Monty Klieman

Monty Klieman
(Heart Transplant 1993)

I had been an 'in and out' coronary care patient since 1976, at the Moorabbin Hospital. In 1991 the cardiologist diagnosed me as terminally ill. He said that he had exhausted his knowledge, and resources, and could do no more for me.

We decided to get a second opinion. An appointment was made with another cardiologist, He gave me a thorough examnation, studied my medical history. As a result he made an appointment for me with the director of the Transplant Unit at the Alfred Hospital.

At the consultation with Prof. Don Esmore, the director of the Transplant Unit, reviewed my case and gave me a thorough examination. As a result he informed me that I was sufficiently incapacitated to go through the assessment program to establish my overall suitability, but to secure placement on the waiting list, I would have to have one hundred per cent consensus of the transplant team.

I underwent many intensive tests, medical procedures, physical examinations, and psychological tests, plus various interviews, some involving all my family.

The results and consequence being that I was placed on the heart transplant waiting list and given a pager so that they could contact me at any time of the day or night. We were overjoyed. We could now hope for an answer to our prayers.

Being placed on the waiting list is no guarantee that one will survive the wait. The object now was to keep as fit as possible and to outlive the waiting list.

Every thing possible was done to support me at home. Special handrails and a portable ramp were fitted to the house. Moorabbin Hospital provided special aids to help me to be partially self-reliant. During my wait for a donor heart the Moorabbin Hospital was merged with the Monash Medical Centre, resulting in the closure of the Emergency Department and the Coronary Care ward. I was the last patient to be moved out of the Coronary Care Unit on the day of closure. I also had the undesirable record of having the most admissions! I was then transferred to the Alfred Hospital.

The pager went with me everywhere and the alarm went off a number of times, the initial excitement followed by despondency when the calls turned out to be false alarms. It was very stressful and detrimental to my disposition, temporary affecting my self-esteem and morale. I became so weak I could no longer stand and had graduated to a wheelchair.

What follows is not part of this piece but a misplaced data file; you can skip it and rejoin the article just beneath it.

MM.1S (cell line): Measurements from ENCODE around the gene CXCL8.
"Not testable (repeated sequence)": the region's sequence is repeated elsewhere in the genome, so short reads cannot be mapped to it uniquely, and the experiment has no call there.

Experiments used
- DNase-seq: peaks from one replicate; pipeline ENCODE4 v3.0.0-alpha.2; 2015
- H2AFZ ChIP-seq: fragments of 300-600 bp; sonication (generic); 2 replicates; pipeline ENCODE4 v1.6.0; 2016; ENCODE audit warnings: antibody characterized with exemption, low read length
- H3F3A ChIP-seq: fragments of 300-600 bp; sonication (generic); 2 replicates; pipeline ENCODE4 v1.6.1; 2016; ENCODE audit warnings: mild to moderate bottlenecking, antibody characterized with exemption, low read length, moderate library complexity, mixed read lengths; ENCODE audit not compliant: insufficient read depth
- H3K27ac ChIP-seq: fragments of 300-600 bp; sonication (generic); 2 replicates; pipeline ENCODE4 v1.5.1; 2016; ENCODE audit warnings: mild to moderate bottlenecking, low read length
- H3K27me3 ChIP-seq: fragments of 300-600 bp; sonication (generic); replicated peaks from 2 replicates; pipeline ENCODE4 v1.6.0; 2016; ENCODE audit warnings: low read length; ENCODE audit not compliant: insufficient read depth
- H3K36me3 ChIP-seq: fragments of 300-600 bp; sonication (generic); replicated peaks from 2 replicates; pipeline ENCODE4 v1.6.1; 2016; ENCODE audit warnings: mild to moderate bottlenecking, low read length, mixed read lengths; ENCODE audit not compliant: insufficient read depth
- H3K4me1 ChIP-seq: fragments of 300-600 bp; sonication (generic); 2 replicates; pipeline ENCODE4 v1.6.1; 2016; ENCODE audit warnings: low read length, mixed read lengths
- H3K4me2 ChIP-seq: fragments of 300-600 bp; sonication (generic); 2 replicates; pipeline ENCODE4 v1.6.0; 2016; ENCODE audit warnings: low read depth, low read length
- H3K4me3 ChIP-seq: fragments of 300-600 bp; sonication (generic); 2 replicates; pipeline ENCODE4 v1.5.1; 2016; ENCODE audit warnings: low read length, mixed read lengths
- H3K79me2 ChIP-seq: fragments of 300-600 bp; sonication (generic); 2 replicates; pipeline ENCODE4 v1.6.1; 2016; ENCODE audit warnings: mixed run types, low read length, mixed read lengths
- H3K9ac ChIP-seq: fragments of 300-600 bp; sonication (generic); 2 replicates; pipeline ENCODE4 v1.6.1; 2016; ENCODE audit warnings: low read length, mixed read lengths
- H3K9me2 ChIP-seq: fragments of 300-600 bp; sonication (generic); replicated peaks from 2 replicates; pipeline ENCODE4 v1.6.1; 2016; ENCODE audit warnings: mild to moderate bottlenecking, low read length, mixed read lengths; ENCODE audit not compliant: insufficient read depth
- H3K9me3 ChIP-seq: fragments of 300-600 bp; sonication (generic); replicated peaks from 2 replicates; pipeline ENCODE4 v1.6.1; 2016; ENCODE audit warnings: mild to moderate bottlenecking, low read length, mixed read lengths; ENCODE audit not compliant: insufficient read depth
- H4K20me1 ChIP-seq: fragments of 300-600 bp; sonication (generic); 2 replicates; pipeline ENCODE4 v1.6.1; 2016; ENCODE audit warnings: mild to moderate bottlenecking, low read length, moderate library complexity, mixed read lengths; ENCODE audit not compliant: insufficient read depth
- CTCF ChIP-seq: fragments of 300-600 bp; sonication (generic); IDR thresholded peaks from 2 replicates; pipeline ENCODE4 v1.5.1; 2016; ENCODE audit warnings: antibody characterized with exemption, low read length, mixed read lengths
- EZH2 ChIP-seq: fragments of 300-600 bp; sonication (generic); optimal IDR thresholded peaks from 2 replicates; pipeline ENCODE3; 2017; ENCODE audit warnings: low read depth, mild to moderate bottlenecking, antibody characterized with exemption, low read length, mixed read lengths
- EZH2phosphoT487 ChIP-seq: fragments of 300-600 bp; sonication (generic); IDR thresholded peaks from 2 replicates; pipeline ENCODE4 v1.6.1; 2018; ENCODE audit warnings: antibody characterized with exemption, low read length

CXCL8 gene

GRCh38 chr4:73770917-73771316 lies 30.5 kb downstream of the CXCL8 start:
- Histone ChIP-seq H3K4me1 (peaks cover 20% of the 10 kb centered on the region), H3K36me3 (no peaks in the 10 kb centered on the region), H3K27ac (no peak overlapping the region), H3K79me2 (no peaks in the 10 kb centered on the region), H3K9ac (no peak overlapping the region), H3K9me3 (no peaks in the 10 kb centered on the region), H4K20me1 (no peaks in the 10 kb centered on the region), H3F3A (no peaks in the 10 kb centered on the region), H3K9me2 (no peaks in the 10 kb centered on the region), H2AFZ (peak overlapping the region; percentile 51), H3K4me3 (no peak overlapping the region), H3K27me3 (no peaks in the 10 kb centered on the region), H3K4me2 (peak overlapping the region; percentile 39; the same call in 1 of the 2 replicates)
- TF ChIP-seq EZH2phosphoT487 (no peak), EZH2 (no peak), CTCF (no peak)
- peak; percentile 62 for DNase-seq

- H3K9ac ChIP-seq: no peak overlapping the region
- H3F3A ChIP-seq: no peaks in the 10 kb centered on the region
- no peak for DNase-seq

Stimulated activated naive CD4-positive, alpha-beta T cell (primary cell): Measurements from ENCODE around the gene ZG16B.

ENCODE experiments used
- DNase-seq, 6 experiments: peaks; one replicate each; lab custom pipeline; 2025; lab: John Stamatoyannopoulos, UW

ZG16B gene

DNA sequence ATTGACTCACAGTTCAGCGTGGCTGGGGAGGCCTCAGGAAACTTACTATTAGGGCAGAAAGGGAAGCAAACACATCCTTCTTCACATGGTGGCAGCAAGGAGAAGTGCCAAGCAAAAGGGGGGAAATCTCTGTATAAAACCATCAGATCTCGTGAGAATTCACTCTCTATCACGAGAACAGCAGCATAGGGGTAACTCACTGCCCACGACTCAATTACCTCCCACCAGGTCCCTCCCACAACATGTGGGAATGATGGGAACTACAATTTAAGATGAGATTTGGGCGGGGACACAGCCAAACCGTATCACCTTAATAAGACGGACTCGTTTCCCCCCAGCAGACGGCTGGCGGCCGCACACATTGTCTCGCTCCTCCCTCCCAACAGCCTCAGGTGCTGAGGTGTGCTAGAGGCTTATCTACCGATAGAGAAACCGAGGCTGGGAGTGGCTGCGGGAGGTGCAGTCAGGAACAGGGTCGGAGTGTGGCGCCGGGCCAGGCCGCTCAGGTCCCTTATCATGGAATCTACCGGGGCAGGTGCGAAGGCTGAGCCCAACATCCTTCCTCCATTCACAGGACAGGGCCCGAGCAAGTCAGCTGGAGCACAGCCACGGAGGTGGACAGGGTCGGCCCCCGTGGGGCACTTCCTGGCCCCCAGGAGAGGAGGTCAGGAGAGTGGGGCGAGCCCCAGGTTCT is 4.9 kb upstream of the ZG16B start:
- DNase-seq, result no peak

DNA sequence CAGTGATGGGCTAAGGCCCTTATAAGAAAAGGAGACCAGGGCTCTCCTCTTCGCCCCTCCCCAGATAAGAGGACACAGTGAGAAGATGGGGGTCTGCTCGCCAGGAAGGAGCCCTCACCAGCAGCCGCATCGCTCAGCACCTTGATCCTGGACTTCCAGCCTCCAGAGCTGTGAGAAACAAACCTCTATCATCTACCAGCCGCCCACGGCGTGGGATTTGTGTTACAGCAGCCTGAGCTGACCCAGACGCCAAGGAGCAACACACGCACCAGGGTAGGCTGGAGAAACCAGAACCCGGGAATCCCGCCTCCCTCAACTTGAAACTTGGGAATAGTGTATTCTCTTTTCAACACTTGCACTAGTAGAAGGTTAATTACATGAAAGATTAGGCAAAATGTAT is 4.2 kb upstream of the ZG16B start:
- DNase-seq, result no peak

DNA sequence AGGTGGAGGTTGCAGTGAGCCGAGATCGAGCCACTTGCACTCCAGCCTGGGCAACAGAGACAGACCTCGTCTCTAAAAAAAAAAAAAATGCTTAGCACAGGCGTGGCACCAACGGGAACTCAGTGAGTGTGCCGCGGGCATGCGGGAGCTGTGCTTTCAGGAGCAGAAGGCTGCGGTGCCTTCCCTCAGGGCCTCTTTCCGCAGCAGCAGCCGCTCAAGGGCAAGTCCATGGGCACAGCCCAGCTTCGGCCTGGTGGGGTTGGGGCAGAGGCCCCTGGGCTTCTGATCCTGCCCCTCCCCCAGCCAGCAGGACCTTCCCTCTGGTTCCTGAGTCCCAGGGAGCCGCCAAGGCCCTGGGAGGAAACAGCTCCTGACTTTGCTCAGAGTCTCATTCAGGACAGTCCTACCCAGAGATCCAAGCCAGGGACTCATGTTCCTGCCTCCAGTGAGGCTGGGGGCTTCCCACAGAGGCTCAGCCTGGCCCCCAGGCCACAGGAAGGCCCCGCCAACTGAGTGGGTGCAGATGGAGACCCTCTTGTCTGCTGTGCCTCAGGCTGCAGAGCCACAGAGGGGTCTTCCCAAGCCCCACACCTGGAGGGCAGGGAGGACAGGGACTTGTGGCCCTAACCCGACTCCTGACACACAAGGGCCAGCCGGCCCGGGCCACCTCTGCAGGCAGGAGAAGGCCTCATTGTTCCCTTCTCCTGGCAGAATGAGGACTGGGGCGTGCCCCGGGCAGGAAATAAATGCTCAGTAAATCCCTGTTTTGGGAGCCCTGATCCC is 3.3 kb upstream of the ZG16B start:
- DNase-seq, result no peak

I recall vividly one incident when I was at home, I was in the bathroom alone trying to clean my teeth. I started slipping to the floor but some how managed to sit partially on the side of the bath, I was unable to control myself and slipped further, bottom first down into the bath. Try to imagine me doubled up with my feet splayed pointing at the ceiling. I was completely helpless. I yelled for Leila my wife. You should have seen her face, the horror, and disbelief that simultaneously projected her anxiety and concern. I thought it was impossible for her to pull me out, but she tried very hard.

Leila assessed the situation and with her ingenuity and rational, tied two dressing gown cords round my waist with the other end tied to the wheel chair and, slowly inched me up and out. It was a tremendous feat and a great relief to us both.

I developed a most bizarre habit: I perused the papers and watched the TV looking for reports of any fatal accidents. Speculating as to the outcome, thinking, is that a potential donor and how was the bereaved coping with the tragic trauma of losing a loved one and making the decision to donate the organs?

I was unable to sleep at night and listened regularly to radio 3AW and the program the 'Overnighters', a nighttime talk back show. I called the station most nights, whether at home, or in hospital, and related on air various stories about my life. I even received some fan mail from the listeners! Many listeners called the station offering me hope and support during my long wait for the 'CALL'. Station 3AW sent me a pile of easy reading books.

On one occasion during the night in the Coronary Care ward, the nursing staff joined me on the talk back session, and it was suggested in fun that the radio station should send Pizza's for the night staff. It was 4 am. We did not anticipate any consequences. Surprise!!! The pizzas did come, and were enjoyed by all!!

I had been nineteen months on the waiting list and my health was deteriorating rapidly. I was still in the coronary ward. I needed to get away from this environment and to be with my family and friends

Most Saturday nights our friends dine out. This particular night the heavens opened up. I asked Leila if she would like to take me in the wheelchair to the restaurant. I think Leila realised that I wanted one last fling. Hiding behind her brave face she got me into wheelchair then into the car. Stacked the wheelchair in the boot, getting drenched at the same time. We then joined then our friends in the restaurant.

I cannot remember what meal I ordered but I know I drank a lot of wine. Without taste buds I did not appreciate the meal, even though it was in lieu of 'Sustagen' which was my staple diet. Nor did the wine have any effect on me!! Leila then drove me home on flooded roads. The rain did not ease up all evening. At least I'd had my fling.

The following Sunday the twelfth of September 1993 the phone rang at 5.45 p.m. We had finished our evening meal some thirty minutes earlier. Leila answered the call. It was the transplant Coordinator, and Leila assumed that she was just checking up on me.